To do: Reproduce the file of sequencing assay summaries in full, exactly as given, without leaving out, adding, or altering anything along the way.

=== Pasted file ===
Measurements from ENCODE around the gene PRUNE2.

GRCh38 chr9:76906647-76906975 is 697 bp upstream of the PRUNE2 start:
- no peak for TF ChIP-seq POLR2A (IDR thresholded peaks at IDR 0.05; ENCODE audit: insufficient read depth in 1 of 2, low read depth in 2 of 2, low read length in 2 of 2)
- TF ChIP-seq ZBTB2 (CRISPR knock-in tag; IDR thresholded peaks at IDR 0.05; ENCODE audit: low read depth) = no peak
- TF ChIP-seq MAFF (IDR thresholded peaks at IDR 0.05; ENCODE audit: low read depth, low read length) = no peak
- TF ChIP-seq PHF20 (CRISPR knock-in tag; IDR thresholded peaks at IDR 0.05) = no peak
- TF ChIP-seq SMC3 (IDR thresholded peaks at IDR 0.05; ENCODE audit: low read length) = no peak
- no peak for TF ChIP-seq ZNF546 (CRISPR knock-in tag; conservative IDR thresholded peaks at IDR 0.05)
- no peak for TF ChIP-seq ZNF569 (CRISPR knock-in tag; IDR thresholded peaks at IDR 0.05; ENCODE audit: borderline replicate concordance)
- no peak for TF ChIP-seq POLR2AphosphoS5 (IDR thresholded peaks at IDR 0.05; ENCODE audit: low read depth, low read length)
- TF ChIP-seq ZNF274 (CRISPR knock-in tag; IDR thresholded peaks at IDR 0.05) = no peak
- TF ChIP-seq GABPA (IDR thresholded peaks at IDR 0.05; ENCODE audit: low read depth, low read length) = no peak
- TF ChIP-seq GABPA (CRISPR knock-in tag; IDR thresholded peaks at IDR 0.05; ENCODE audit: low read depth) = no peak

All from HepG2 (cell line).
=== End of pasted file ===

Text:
Measurements from ENCODE around the gene PRUNE2.

GRCh38 chr9:76906647-76906975 is 697 bp upstream of the PRUNE2 start:
- no peak for TF ChIP-seq POLR2A (IDR thresholded peaks at IDR 0.05; ENCODE audit: insufficient read depth in 1 of 2, low read depth in 2 of 2, low read length in 2 of 2)
- TF ChIP-seq ZBTB2 (CRISPR knock-in tag; IDR thresholded peaks at IDR 0.05; ENCODE audit: low read depth) = no peak
- TF ChIP-seq MAFF (IDR thresholded peaks at IDR 0.05; ENCODE audit: low read depth, low read length) = no peak
- TF ChIP-seq PHF20 (CRISPR knock-in tag; IDR thresholded peaks at IDR 0.05) = no peak
- TF ChIP-seq SMC3 (IDR thresholded peaks at IDR 0.05; ENCODE audit: low read length) = no peak
- no peak for TF ChIP-seq ZNF546 (CRISPR knock-in tag; conservative IDR thresholded peaks at IDR 0.05)
- no peak for TF ChIP-seq ZNF569 (CRISPR knock-in tag; IDR thresholded peaks at IDR 0.05; ENCODE audit: borderline replicate concordance)
- no peak for TF ChIP-seq POLR2AphosphoS5 (IDR thresholded peaks at IDR 0.05; ENCODE audit: low read depth, low read length)
- TF ChIP-seq ZNF274 (CRISPR knock-in tag; IDR thresholded peaks at IDR 0.05) = no peak
- TF ChIP-seq GABPA (IDR thresholded peaks at IDR 0.05; ENCODE audit: low read depth, low read length) = no peak
- TF ChIP-seq GABPA (CRISPR knock-in tag; IDR thresholded peaks at IDR 0.05; ENCODE audit: low read depth) = no peak

All from HepG2 (cell line).